The regular readers of this blog will remember me mentioning a competition being conducted by Worldlabel.com in conjunction with the OpenOffice.org documentation project for creating Open Source templates. Guess what..., On the eve of the New Year, they have released the winning template which is a Thesis template for OpenOffice.org Writer designed by Matthias Ansorg. This template won the first place for its overall detail, comprehensiveness, complexity and use of different elements and functions.
Worldlabel is synonymous with creating labels in a variety of shapes and sizes for ones use which includes those for CD/DVDs, video, mailing, diskettes and shipping. And Worldlabel lets you download a set of free templates for designing and drawing labels in OpenOffice.org format and that too in both A4 and A5 paper sizes. In fact, the templates are available in XML Open Document Format (ODF) apart from Word and PDF and are released in the public domain, licensed under GPL.
At this stage some of you might wonder why you need a template for creating a seemingly simple task as printing labels. In the past, I have spent a couple of hours doing mailings and I can vouch for the fact that at the least, in many cases, it has been a hit and miss affair with the printer printing the addresses outside the label borders. And at the end of all that time and effort spent, I was left holding a couple of label sheets which had the addresses printed in a skewed manner.
The problem is that spacing for your label documents has to be extraordinarily precise to make sure that the text is printed exactly where it needs to be and if there is any difference in the spacing, then the text will overflow the labels when printed.This is where templates come into the picture. Using ready made templates such as the ones from Worldlabel which are provided free of cost and released under a Free license, it is possible to get the printing right each and every time thus minimizing the wastage of paper and ones efforts.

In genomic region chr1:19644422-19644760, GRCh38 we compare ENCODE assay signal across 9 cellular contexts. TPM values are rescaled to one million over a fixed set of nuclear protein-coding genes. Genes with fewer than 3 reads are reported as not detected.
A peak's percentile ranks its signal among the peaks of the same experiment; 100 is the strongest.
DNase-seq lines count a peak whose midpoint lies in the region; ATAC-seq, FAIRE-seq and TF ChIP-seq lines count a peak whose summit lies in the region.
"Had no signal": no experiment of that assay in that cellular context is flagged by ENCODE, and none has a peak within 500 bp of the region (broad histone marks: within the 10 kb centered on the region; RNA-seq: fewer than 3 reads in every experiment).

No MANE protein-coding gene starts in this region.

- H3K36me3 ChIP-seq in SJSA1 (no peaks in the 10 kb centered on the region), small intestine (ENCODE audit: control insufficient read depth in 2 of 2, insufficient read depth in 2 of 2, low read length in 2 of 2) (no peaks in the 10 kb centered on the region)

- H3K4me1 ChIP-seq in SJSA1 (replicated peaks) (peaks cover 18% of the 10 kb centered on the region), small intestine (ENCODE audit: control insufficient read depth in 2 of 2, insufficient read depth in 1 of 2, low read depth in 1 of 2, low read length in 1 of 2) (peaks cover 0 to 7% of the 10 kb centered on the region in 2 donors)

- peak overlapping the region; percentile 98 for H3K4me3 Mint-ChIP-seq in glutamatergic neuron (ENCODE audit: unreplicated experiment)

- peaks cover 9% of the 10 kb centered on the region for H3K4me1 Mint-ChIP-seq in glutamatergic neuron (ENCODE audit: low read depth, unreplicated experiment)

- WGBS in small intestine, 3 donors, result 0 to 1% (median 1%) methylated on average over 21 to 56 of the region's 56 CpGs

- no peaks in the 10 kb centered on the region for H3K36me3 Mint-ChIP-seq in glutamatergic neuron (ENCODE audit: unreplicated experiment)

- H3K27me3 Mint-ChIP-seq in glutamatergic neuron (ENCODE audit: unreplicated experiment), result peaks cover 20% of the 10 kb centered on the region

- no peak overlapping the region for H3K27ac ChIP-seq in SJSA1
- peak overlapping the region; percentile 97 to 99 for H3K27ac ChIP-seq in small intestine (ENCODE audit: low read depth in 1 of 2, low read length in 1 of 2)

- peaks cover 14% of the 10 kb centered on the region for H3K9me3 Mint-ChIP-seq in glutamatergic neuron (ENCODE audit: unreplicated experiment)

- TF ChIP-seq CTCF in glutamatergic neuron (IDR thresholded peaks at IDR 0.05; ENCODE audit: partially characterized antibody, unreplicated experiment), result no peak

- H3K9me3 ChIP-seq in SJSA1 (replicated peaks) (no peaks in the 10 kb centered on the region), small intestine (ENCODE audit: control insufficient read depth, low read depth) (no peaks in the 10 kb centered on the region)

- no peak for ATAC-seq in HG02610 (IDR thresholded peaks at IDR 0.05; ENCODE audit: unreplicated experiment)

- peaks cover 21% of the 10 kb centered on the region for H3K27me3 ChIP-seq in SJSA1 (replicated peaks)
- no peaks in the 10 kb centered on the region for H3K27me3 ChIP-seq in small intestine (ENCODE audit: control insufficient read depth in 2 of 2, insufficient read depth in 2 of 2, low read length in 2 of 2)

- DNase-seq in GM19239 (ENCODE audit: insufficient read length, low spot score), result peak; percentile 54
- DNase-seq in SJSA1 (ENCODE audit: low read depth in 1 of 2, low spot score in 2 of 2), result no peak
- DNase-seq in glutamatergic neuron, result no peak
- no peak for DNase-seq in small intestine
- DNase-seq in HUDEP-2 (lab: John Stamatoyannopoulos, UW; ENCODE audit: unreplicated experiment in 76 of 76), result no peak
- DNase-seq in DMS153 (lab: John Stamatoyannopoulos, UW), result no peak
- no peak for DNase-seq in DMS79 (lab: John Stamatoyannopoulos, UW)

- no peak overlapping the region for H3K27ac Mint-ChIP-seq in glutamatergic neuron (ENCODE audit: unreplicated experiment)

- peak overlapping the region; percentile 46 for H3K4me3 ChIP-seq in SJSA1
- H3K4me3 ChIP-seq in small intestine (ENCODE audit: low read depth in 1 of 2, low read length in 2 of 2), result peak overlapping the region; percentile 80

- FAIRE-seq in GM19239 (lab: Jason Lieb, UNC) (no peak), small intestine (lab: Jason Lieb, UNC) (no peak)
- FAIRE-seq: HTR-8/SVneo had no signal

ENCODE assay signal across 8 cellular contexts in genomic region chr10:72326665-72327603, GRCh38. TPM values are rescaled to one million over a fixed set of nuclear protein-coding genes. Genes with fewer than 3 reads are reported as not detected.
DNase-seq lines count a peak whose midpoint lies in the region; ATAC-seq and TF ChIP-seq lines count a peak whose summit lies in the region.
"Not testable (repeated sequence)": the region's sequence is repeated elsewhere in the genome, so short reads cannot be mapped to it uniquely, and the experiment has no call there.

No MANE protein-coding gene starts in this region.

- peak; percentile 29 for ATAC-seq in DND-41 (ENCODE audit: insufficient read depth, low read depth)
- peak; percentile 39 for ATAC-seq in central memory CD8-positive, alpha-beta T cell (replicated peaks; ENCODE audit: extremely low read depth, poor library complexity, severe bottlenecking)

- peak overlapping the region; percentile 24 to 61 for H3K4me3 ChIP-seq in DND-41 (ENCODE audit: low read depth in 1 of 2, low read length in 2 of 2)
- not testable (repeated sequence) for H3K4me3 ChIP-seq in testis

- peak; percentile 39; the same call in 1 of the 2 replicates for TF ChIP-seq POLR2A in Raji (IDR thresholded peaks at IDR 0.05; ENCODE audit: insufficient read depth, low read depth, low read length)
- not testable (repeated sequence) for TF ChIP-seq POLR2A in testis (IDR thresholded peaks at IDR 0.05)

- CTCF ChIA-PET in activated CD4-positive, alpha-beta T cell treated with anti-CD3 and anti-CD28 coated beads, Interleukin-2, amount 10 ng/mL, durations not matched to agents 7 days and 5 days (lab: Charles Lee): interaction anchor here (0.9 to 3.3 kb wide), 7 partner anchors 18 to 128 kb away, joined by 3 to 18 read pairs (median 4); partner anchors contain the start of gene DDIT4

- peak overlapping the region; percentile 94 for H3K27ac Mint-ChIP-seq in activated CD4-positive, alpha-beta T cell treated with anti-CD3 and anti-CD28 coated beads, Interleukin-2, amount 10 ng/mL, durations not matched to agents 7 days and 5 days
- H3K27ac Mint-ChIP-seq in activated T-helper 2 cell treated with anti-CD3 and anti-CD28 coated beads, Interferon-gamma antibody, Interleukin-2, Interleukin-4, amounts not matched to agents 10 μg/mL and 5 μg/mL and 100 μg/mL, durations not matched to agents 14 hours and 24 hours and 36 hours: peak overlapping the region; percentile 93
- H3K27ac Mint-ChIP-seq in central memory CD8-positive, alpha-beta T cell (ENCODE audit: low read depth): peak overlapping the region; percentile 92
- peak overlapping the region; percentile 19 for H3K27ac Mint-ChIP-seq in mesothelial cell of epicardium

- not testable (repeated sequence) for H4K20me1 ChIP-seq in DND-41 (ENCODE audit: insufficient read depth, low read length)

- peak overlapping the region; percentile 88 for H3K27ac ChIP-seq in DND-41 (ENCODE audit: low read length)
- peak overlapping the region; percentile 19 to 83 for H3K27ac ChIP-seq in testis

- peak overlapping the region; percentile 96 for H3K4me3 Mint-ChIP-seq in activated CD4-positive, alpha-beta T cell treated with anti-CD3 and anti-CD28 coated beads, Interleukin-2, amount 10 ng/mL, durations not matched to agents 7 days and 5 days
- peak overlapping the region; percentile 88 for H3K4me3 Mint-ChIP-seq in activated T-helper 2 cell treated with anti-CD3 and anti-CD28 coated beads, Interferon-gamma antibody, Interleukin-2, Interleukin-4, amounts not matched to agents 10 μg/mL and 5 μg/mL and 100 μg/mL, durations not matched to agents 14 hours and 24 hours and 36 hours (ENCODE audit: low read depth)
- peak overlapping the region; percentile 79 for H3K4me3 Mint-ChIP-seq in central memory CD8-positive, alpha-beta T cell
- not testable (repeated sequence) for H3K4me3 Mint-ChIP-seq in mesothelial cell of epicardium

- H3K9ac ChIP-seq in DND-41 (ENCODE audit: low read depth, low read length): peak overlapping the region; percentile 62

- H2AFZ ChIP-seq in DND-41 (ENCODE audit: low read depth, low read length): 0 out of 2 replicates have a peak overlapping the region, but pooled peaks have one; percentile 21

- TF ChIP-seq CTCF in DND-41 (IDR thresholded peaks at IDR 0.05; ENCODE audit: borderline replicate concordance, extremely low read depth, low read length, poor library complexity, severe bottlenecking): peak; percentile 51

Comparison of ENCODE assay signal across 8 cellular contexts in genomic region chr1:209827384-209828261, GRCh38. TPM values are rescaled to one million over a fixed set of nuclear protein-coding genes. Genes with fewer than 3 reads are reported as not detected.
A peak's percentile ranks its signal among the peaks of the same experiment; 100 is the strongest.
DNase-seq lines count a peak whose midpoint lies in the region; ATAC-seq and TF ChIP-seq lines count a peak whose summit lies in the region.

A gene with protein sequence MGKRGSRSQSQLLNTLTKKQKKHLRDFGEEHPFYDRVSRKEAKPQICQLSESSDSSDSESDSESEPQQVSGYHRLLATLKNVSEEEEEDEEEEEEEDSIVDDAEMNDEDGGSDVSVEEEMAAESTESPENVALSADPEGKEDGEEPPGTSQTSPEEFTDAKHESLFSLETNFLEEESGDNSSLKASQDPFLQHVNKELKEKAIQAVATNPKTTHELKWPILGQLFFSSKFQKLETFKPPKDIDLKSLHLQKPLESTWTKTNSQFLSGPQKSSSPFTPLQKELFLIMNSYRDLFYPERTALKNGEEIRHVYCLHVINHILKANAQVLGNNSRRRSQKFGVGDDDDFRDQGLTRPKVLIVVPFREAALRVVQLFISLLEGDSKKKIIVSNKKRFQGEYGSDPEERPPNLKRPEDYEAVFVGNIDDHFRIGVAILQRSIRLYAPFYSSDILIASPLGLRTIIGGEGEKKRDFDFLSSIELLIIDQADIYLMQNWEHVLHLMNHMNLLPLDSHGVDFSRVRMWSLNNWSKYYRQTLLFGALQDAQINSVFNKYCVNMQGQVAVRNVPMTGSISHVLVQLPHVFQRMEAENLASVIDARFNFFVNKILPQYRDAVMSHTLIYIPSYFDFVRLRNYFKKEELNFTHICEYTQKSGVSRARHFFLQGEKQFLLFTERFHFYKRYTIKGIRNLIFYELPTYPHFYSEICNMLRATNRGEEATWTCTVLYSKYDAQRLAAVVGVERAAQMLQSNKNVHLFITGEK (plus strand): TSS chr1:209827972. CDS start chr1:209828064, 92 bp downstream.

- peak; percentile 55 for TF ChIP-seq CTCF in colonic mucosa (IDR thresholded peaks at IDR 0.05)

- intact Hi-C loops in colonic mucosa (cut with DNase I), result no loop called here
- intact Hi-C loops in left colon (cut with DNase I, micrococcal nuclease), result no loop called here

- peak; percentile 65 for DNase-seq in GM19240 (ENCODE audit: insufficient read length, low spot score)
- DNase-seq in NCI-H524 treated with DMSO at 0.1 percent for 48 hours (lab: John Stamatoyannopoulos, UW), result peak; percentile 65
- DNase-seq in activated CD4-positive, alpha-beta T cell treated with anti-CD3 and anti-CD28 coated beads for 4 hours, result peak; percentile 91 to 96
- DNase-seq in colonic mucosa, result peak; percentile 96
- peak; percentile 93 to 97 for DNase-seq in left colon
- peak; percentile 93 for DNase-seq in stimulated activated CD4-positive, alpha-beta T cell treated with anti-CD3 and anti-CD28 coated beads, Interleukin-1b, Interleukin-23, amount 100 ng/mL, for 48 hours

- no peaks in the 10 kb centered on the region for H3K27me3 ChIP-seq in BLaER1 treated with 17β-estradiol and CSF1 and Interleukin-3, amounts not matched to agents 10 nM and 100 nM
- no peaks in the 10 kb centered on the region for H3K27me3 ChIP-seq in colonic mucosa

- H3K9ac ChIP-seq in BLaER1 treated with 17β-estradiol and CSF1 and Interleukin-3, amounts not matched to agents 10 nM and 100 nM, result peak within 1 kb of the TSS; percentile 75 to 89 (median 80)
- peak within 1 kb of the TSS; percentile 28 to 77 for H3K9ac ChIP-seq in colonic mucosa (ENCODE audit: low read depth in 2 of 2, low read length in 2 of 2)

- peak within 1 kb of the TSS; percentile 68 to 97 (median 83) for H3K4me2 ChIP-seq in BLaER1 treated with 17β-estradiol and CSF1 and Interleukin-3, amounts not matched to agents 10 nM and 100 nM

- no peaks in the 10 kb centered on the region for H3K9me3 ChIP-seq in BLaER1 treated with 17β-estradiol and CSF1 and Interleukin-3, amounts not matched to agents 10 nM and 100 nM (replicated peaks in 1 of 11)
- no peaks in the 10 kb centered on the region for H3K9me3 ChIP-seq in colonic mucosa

Using Worldlabel templates in OpenOffice.org is easy. It involves first downloading the templates from their website and saving them in a folder in your machine. Worldlabel has made it possible to download individual templates in Open Document Format or all of them at a stretch as a compressed archive. In the latter case, you download it and unpack the archive in a directory of your choice. I decided to download all the templates at one stretch and so selected the archive. And I created a directory named "oOTemplates" in my Home directory ( /home/ravi ) and unpacked all the templates into it.
The next step is to import the templates residing in the "oOTemplates" directory into OpenOffice.org so that they can be used to create the labels of the desired dimensions.
There is a simple way of importing the templates into OpenOffice.org; which is to open OpenOffice.org and navigate to 'File -> Templates -> Organize' which will open the "Templates Management" dialog. This dialog contain two panes namely the template pane and documents pane. Right clicking on any folder in the template pane and selecting 'New' will create a new folder for which you can give any name of your choice (See figure below). Since I was importing Worldlabel templates, I named the folder worldlabel. Now right clicking on the just created worldlabel folder in the template organizer and selecting 'Import' opened the file open dialog and I was able to import the Worldlabel templates which I had saved previously in the 'oOTemplates' directory.
From here on, to use a template, all I need to do is select 'File -> New -> Templates and Documents' which will open the template dialog and I can select the template of my choice and start working in it. You will find a detailed article on using and customizing OpenOffice templates at the following link.
With Linux and Open Source gaining momentum, more and more business houses are realizing the advantages of embracing open file formats for their documents. And Worldlabel through its efforts in releasing top quality label templates in the public domain and also by taking the initiative to promote a competition to create the best template for OpenOffice.org office suite is pulling all stops to see that there is enough public awareness about the advantages of using Open Source software in general and open file formats in particular.